Japanese Fleet Under Attack
Ships in Ozawa's Mobile Fleet turn sharply to evade US dive-bombing attacks the evening of 20 June.

Shortly, our strike group was picked up by the Japanese combat air patrol. Cawley informed me that there were several Zeros on our port quarter, high. Each time they would commence a run on the base element, our Air Group Commander, "Killer" Kane, would nose into them with his F6Fs. The Japanese would break off the attack. They had decided to wait until our most vulnerable time, the point of roll into the attack. At that time the bomber and torpedo formation integrity would be broken as each pilot made his dive. Bombing Squadron Ten did not dive from an echelon. Rather, during the high speed run-in, the wingman gradually drifted back until the division leader rolled in. This preserved the "V" formation for as long as possible, permitting the gunners to concentrate on an attack from the rear from either side. It was standard procedure for the low fighter cover to strafe ahead of the base element, and the high cover to strafe behind. The fighters would proceed to the rendezvous point to provide cover for the aircraft of the base element as they rejoined and formed a defensive formation.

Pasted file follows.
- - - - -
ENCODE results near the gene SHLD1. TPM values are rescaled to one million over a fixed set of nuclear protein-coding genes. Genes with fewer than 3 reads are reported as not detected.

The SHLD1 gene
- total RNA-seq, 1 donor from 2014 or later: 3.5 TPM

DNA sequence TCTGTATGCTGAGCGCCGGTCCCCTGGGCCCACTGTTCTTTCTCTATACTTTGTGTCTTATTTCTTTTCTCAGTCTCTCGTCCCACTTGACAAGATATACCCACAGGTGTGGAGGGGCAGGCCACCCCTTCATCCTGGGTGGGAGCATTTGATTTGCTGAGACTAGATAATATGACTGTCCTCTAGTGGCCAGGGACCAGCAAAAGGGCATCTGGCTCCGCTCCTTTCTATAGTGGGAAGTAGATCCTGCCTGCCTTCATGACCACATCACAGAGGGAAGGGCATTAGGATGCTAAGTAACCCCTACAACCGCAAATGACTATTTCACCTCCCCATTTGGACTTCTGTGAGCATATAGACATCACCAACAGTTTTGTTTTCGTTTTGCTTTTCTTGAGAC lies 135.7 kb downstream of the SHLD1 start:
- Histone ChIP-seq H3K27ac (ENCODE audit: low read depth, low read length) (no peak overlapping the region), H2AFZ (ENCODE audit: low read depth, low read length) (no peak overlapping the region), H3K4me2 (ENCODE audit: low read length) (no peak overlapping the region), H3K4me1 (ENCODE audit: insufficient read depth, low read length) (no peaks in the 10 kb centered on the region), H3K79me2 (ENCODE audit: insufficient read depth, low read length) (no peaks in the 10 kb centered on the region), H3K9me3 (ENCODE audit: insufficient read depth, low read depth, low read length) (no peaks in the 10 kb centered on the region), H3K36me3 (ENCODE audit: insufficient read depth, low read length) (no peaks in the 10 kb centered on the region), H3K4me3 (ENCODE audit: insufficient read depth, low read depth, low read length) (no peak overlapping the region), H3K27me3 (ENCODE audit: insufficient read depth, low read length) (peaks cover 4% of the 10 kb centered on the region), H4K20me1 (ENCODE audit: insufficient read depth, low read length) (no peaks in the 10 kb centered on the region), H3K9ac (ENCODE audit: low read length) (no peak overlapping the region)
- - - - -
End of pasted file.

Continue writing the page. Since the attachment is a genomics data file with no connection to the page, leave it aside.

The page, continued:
The Japanese fleet was easy to locate; there were black AA puffs over a wide area - also some colored detonations. Soon, I could make out two carriers below and to port. It was just as we had been briefed. I took the closest carrier and Bangs' division took the second carrier in the middle task group. Eason's torpedo planes split between the two. The TBFs carried four 500-lb general purpose bombs, while the SBDs each carried one 1000-lb bomb: half general purpose and half semi armor piercing.